11. Employee Retention Increases Community Devotion
If you keep your best employees around longer, they become more valuable assets because they know what to do and will do it well. This also helps your business to become more stable over time because these employees play a vital role in keeping the workflow on track which leads to better performance of the company overall.
12. Employee Retention Keeps Your Business Prepared For The Future
Employee turnover can bring about losses that are difficult to repair. When an employee leaves, you lose all the knowledge they have accumulated over time making them invaluable in terms of experience, connections built within the community, and overall credibility level in providing services or selling products available through your company or place of employment.
13. Employee Retention Helps Your Business Save Money
Replacing employees is expensive. You have to factor in the cost of hiring a new employee which can be costly and time-consuming, not to mention you might have to train them and that can take up a lot of valuable resources.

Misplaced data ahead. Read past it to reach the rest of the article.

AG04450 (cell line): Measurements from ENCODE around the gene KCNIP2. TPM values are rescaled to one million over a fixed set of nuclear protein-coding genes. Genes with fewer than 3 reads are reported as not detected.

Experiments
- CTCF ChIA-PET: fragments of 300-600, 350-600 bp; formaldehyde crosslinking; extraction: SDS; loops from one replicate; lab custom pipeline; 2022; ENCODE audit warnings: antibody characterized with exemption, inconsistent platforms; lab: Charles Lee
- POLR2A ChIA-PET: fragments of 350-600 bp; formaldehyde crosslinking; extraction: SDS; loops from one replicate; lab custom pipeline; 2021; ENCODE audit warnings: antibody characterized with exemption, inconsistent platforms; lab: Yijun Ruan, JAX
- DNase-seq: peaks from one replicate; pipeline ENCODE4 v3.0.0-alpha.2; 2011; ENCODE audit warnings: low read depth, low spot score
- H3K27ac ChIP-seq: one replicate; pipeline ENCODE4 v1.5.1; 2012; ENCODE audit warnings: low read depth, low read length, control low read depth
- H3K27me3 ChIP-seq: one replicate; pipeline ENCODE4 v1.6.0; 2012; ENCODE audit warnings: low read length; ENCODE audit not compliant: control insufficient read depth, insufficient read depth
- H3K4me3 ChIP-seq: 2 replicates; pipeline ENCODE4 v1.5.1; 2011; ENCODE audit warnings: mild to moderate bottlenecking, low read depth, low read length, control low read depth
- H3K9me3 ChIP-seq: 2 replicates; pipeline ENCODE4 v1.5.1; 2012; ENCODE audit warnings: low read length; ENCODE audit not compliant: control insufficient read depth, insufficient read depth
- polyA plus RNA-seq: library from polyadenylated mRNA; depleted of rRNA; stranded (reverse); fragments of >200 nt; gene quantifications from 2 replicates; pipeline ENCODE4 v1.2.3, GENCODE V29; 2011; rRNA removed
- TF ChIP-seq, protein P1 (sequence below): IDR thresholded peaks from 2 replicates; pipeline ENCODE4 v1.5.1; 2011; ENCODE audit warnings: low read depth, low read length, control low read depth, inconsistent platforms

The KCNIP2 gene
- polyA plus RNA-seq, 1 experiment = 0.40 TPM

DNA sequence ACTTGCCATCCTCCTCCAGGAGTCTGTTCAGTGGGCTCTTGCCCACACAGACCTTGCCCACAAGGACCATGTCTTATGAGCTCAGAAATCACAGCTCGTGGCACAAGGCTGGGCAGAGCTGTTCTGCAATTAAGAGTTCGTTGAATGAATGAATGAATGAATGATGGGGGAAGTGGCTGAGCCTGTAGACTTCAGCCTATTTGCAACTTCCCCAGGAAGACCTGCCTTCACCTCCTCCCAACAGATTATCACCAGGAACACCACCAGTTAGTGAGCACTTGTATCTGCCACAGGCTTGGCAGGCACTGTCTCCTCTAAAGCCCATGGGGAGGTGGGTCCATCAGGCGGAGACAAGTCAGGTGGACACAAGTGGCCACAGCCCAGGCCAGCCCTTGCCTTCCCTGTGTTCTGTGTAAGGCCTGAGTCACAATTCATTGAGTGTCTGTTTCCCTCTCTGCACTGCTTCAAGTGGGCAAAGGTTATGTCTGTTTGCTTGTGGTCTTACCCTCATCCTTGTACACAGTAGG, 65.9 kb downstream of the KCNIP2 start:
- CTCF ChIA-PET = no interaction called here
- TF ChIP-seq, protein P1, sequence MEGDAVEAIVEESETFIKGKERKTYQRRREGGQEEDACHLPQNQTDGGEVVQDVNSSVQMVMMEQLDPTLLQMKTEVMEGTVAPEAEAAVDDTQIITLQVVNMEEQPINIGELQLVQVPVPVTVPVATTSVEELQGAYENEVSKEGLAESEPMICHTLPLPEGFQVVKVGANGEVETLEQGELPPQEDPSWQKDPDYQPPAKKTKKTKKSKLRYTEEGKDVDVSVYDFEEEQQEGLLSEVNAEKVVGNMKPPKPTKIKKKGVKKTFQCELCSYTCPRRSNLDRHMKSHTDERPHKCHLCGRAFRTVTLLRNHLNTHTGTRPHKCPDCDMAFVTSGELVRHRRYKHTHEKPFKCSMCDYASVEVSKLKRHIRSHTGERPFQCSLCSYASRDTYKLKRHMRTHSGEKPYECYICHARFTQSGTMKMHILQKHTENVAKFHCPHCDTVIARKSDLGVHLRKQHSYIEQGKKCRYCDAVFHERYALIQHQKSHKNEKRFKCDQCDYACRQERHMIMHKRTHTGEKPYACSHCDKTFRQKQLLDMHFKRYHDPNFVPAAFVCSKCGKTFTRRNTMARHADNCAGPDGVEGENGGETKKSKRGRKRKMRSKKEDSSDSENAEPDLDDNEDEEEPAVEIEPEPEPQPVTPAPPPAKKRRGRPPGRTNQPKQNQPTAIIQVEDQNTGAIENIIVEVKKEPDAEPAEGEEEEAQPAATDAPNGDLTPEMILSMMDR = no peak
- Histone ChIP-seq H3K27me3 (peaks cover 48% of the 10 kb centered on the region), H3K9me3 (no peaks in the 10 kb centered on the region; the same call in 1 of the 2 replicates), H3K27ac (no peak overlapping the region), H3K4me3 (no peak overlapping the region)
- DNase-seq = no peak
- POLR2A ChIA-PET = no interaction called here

When you reduce or even stop turnover, you’re essentially saving all of those costs while also maintaining the productivity levels of your company.
14. Employee Retention Prevents The Negative Effect Of Turnover On Company Morale
It’s hard when people leave because it creates uncertainty for those who are left behind. This often leads to a drop in morale as people become anxious about their job security and how the company will move forward without the departed employee. Low morale means less productivity and therefore a snowball effect on the company’s success.
15. Employee Retention Increases Loyalty To The Company
Employee turnover costs your business both in terms of losing that individual and then potentially having to find and train a replacement. If you keep employees around longer, they’ll be more loyal and committed to the company which means less time wasted on finding new hires and more focus on work.
The Importance Of Employee Retention – Conclusion
Now you understand why employee retention is important. Having happy employees who like their jobs makes them feel like part of a community which is great for those who want to advance within your company or even those who want to stay there for a long time.
The more loyalty you have among your employees, the less likely they will be to leave and create a productivity gap which is the key to retaining the best of the best while reducing costs overall.